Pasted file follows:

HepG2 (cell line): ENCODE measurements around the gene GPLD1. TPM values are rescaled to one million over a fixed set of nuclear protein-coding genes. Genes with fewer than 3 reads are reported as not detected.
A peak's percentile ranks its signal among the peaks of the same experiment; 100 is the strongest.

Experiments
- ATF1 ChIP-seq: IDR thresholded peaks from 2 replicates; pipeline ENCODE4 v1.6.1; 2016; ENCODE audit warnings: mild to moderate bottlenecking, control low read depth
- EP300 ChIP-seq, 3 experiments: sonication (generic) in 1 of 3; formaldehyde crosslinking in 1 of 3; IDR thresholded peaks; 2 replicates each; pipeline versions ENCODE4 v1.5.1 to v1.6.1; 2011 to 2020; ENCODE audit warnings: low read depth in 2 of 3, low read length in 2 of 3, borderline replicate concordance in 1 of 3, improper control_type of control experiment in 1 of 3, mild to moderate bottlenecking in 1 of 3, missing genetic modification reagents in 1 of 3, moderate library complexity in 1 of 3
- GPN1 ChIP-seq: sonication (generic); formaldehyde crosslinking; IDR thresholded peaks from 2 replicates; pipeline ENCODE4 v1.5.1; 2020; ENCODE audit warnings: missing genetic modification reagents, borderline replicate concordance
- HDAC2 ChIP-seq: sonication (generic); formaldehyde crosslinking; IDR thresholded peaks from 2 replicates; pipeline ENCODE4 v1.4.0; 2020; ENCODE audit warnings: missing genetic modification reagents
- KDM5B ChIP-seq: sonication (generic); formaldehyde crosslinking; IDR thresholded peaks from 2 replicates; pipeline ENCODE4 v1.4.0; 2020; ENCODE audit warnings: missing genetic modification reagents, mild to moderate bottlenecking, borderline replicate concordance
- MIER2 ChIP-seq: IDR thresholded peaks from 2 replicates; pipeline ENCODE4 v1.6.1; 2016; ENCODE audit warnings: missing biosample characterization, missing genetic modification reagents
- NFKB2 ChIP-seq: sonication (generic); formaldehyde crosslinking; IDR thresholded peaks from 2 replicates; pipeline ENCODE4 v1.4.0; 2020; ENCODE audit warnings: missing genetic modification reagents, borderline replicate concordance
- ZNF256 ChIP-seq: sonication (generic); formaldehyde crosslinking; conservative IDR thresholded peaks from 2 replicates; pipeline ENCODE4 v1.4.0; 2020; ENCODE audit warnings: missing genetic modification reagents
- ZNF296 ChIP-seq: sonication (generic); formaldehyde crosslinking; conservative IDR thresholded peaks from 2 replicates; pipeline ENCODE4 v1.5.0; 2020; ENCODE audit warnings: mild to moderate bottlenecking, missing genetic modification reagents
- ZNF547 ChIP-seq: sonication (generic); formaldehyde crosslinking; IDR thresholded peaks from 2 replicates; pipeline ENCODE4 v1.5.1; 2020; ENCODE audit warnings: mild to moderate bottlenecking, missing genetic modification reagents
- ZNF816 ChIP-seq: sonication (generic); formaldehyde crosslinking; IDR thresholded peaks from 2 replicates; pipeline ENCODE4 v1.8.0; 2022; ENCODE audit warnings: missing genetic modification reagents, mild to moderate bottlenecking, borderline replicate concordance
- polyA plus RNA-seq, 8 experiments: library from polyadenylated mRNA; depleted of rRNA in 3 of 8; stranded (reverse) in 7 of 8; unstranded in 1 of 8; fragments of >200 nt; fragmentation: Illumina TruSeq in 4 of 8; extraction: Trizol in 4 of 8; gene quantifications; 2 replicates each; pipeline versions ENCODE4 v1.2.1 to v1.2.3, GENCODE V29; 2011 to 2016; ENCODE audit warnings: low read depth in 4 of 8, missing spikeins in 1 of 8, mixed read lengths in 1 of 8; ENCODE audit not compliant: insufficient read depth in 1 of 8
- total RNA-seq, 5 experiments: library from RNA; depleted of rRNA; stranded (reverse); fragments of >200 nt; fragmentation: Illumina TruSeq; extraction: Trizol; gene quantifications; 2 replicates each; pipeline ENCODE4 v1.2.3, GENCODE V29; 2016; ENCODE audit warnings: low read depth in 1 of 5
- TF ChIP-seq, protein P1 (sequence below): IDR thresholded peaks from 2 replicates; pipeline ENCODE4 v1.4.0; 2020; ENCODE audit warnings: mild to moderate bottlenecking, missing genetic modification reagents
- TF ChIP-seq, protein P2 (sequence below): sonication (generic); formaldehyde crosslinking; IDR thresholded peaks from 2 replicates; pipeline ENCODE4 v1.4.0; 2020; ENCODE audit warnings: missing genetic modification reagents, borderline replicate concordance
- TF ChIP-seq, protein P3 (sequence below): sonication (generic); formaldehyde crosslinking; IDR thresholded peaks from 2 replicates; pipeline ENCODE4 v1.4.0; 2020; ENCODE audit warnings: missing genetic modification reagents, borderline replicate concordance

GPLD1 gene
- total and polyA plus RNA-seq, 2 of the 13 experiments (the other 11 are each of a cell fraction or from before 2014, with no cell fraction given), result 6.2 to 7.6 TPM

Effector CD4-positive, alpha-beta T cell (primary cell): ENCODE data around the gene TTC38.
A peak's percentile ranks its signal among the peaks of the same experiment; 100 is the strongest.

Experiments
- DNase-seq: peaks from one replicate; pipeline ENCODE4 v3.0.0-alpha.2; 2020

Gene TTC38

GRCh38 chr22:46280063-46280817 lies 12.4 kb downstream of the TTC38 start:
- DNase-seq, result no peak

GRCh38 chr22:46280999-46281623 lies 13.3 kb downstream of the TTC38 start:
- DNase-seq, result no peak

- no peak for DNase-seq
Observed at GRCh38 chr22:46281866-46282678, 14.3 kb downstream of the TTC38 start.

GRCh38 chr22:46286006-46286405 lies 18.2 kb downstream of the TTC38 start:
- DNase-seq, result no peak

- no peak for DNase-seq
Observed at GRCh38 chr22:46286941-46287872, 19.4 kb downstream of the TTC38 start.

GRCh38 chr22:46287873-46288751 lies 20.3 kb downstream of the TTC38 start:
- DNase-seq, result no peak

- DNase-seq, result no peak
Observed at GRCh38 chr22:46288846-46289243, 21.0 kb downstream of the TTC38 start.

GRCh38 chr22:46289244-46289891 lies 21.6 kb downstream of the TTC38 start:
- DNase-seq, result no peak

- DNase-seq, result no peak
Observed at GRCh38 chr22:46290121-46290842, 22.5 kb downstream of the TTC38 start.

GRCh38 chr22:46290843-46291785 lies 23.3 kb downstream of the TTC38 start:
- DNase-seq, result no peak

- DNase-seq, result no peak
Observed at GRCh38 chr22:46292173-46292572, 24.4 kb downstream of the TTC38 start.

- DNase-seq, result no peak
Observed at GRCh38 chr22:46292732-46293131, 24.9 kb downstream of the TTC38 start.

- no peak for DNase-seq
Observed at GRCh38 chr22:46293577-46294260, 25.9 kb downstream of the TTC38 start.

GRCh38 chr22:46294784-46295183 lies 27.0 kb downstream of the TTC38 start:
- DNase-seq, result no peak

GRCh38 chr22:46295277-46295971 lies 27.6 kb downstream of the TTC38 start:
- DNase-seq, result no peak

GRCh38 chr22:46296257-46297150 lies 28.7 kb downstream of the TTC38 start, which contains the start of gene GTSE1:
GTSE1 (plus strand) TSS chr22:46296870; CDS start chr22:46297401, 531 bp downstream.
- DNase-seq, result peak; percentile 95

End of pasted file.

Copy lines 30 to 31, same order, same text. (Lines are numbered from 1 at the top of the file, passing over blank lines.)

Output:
- DNase-seq, result no peak

- no peak for DNase-seq